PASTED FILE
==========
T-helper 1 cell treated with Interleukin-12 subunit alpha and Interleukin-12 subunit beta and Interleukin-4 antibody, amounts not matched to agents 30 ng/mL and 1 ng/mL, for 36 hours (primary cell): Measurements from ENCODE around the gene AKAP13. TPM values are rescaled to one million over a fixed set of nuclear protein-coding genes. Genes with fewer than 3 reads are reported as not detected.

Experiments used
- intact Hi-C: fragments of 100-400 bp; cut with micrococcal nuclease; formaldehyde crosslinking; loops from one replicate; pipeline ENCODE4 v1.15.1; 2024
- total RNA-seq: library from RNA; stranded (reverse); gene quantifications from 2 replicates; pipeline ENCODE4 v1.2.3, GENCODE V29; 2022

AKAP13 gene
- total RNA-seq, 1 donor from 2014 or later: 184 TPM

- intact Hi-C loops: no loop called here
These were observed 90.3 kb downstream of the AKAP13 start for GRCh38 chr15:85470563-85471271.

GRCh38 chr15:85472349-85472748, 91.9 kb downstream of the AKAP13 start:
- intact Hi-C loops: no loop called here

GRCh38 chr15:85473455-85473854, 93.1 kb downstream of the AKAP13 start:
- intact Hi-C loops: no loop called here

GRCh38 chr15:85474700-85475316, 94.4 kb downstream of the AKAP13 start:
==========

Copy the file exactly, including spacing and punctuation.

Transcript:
T-helper 1 cell treated with Interleukin-12 subunit alpha and Interleukin-12 subunit beta and Interleukin-4 antibody, amounts not matched to agents 30 ng/mL and 1 ng/mL, for 36 hours (primary cell): Measurements from ENCODE around the gene AKAP13. TPM values are rescaled to one million over a fixed set of nuclear protein-coding genes. Genes with fewer than 3 reads are reported as not detected.

Experiments used
- intact Hi-C: fragments of 100-400 bp; cut with micrococcal nuclease; formaldehyde crosslinking; loops from one replicate; pipeline ENCODE4 v1.15.1; 2024
- total RNA-seq: library from RNA; stranded (reverse); gene quantifications from 2 replicates; pipeline ENCODE4 v1.2.3, GENCODE V29; 2022

AKAP13 gene
- total RNA-seq, 1 donor from 2014 or later: 184 TPM

- intact Hi-C loops: no loop called here
These were observed 90.3 kb downstream of the AKAP13 start for GRCh38 chr15:85470563-85471271.

GRCh38 chr15:85472349-85472748, 91.9 kb downstream of the AKAP13 start:
- intact Hi-C loops: no loop called here

GRCh38 chr15:85473455-85473854, 93.1 kb downstream of the AKAP13 start:
- intact Hi-C loops: no loop called here

GRCh38 chr15:85474700-85475316, 94.4 kb downstream of the AKAP13 start: